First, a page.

In July 1996 the Mumbai police raided the brothels to rescue the trafficked women of Nepali origin and they were placed in different shelter homes in Mumbai and Pune. In-spite of the many hurdles and objections, I was prompted by the Spirit to plunge into the unknown believing that God would show me the way. Initially the SCNs and the Nepal Nazareth Society leadership were hesitant to allow me to take up the work, as it meant going against the wishes of the government. Along with six other NGOs we fought for the rights of these young Nepali women. With the help of other national and international non-governmental organizations, we brought 128 women back to Nepal. Charimaya Tamang, one of the fourteen young women rehabilitated and trained for anti-trafficking by SCNs and who opted for lobbying for this cause, did us all proud. She was selected as the recipient of the 2011 award ‘Hero Acting against Modern Day Slavery’, from Hillary Clinton, the Secretary of State of USA. She continues to work as program coordinator of Shakti Samuha, a group founded for fighting against trafficking. Enabling these women to be pro-active in solving their problems was a deep faith experience for me.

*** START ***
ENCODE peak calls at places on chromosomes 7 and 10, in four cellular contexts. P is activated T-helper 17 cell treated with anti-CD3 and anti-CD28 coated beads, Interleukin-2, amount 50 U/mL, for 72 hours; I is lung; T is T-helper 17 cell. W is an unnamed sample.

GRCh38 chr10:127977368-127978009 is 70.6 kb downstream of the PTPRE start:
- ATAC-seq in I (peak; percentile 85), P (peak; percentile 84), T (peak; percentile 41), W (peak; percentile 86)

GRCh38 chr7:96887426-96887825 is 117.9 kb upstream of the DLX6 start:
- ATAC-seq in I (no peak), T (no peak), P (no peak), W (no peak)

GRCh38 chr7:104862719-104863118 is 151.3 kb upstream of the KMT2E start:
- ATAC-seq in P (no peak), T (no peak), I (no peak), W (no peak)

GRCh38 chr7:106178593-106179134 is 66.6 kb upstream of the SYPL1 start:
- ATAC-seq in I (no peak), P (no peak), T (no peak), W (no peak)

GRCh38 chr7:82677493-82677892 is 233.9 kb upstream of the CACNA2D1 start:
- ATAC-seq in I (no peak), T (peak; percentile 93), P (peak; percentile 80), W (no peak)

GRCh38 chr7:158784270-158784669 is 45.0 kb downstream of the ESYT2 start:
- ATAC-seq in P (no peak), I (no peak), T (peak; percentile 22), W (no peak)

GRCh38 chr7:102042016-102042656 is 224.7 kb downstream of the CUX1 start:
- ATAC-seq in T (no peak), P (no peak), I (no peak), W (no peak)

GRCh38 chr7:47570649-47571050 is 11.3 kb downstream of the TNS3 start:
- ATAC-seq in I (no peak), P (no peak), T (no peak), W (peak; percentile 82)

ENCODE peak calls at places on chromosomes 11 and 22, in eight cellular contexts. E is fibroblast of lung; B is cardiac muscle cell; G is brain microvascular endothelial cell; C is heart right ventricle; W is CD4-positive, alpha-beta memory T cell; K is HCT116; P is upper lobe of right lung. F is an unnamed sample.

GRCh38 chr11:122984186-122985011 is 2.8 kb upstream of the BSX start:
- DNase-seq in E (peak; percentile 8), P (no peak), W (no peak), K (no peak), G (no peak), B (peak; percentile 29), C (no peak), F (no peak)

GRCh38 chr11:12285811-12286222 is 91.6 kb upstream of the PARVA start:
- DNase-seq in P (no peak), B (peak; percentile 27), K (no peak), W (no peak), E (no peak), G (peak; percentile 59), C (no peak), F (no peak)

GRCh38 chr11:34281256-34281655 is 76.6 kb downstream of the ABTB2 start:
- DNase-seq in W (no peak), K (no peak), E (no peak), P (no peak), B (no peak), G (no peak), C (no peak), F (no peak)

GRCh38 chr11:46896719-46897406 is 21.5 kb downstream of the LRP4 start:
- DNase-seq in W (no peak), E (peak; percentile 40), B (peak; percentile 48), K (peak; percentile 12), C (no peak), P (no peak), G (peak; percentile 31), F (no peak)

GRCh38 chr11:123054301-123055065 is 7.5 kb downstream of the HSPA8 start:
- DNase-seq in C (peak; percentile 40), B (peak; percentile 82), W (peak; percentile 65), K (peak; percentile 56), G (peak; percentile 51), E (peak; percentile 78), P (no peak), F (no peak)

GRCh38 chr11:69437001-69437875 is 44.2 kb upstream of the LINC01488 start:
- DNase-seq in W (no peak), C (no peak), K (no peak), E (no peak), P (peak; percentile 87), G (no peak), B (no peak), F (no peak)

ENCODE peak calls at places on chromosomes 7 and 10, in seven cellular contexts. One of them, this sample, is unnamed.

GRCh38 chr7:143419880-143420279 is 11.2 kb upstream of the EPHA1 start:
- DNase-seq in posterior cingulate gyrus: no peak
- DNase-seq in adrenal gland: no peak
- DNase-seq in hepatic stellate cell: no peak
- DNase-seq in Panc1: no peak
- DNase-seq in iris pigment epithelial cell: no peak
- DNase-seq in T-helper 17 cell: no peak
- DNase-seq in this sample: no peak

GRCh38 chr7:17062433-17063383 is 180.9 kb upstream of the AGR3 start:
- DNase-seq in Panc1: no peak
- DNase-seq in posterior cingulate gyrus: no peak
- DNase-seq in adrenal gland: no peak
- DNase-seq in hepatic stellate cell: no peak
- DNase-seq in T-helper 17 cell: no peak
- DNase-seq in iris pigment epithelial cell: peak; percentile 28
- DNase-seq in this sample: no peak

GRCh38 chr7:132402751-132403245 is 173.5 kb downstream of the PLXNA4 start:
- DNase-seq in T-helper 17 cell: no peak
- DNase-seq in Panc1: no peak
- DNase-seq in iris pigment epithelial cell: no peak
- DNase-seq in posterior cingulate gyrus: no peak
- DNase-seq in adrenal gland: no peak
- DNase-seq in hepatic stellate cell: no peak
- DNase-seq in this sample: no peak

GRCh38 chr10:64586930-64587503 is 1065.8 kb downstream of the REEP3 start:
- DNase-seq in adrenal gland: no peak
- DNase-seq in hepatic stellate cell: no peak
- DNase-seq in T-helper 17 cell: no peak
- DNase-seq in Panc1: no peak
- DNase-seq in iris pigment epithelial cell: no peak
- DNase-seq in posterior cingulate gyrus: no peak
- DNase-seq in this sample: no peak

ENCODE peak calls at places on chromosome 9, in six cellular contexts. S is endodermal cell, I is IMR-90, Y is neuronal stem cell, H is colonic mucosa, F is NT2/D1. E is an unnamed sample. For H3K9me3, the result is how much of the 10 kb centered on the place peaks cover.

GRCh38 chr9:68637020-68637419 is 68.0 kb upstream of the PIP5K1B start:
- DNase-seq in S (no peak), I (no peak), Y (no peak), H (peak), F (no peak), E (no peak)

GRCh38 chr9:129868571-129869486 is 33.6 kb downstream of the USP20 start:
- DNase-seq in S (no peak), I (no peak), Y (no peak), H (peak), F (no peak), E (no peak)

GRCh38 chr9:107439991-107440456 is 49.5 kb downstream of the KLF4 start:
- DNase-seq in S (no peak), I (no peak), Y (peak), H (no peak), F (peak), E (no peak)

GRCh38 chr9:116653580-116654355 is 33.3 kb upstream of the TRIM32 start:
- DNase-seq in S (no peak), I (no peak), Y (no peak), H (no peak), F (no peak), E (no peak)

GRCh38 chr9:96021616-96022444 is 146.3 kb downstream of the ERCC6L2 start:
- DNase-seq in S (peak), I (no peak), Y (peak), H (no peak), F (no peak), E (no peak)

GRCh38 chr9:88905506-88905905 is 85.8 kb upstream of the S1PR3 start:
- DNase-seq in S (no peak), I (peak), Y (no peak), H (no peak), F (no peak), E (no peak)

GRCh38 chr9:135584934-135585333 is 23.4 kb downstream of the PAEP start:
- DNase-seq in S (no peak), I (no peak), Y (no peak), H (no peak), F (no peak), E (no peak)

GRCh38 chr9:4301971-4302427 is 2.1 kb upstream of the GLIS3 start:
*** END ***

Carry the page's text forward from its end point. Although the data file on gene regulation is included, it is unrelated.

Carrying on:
From Kathmandu, I moved to Almora, a hill station in Uttar Pradesh in 1997 to initiate a residential empowerment program for teenage girls. I stayed there for four years organizing women in the rural communities at the foot hills of the Himalayas.